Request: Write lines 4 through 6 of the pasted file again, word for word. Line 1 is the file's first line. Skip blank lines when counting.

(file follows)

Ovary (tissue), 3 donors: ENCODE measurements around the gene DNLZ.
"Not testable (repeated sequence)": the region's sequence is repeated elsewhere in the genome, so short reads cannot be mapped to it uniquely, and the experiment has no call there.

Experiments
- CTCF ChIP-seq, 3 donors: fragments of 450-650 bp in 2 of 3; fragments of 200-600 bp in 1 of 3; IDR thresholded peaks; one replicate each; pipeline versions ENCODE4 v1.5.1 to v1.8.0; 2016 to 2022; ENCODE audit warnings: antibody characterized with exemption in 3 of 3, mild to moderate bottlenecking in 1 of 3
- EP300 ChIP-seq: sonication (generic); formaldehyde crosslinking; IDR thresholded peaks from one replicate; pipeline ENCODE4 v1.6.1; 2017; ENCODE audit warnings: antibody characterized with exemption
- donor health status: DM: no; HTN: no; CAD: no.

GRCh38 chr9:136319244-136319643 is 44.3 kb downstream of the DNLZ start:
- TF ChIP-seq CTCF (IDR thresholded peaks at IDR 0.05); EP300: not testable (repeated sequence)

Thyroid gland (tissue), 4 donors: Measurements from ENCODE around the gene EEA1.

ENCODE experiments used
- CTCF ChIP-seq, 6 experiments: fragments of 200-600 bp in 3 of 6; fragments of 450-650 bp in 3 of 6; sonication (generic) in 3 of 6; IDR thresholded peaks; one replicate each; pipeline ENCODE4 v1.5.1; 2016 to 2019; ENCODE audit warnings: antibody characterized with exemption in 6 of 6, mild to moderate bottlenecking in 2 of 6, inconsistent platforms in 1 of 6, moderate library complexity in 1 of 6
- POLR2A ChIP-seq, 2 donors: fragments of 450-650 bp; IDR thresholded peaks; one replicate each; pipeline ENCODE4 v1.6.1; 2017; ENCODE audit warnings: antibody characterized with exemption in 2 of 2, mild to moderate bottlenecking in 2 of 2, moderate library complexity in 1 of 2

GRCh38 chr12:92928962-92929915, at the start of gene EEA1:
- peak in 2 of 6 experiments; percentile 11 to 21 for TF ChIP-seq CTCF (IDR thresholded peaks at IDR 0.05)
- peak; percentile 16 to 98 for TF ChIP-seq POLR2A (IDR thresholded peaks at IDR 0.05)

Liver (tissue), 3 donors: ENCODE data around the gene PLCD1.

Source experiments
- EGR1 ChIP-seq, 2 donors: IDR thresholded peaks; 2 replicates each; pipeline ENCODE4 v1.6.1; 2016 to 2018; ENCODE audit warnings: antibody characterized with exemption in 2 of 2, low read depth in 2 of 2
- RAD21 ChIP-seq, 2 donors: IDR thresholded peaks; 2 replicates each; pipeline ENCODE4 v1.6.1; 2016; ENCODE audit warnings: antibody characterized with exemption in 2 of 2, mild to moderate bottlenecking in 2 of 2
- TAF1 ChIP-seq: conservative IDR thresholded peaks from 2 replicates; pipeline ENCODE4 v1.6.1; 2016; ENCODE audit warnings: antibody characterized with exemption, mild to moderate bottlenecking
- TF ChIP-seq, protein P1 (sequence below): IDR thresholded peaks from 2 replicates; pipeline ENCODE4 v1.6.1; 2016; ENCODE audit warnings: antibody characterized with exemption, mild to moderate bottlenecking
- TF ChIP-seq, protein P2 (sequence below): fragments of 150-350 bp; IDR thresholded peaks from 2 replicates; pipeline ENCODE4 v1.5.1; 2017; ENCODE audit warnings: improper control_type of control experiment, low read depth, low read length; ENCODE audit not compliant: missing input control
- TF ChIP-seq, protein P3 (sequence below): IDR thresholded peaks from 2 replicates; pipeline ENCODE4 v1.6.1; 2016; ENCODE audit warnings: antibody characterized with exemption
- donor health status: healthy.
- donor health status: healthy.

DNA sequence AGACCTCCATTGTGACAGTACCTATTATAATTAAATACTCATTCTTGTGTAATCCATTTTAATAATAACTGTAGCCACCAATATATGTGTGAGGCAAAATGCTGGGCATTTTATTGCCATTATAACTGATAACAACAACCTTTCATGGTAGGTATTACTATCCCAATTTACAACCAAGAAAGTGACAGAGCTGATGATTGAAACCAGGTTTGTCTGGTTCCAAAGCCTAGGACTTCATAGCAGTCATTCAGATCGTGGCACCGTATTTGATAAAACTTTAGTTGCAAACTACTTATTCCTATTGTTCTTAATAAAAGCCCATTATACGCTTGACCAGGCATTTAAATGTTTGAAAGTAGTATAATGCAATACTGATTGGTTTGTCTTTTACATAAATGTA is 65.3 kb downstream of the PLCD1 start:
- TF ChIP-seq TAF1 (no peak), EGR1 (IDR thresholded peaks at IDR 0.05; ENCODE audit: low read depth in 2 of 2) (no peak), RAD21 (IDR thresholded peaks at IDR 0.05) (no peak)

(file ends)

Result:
- CTCF ChIP-seq, 3 donors: fragments of 450-650 bp in 2 of 3; fragments of 200-600 bp in 1 of 3; IDR thresholded peaks; one replicate each; pipeline versions ENCODE4 v1.5.1 to v1.8.0; 2016 to 2022; ENCODE audit warnings: antibody characterized with exemption in 3 of 3, mild to moderate bottlenecking in 1 of 3
- EP300 ChIP-seq: sonication (generic); formaldehyde crosslinking; IDR thresholded peaks from one replicate; pipeline ENCODE4 v1.6.1; 2017; ENCODE audit warnings: antibody characterized with exemption
- donor health status: DM: no; HTN: no; CAD: no.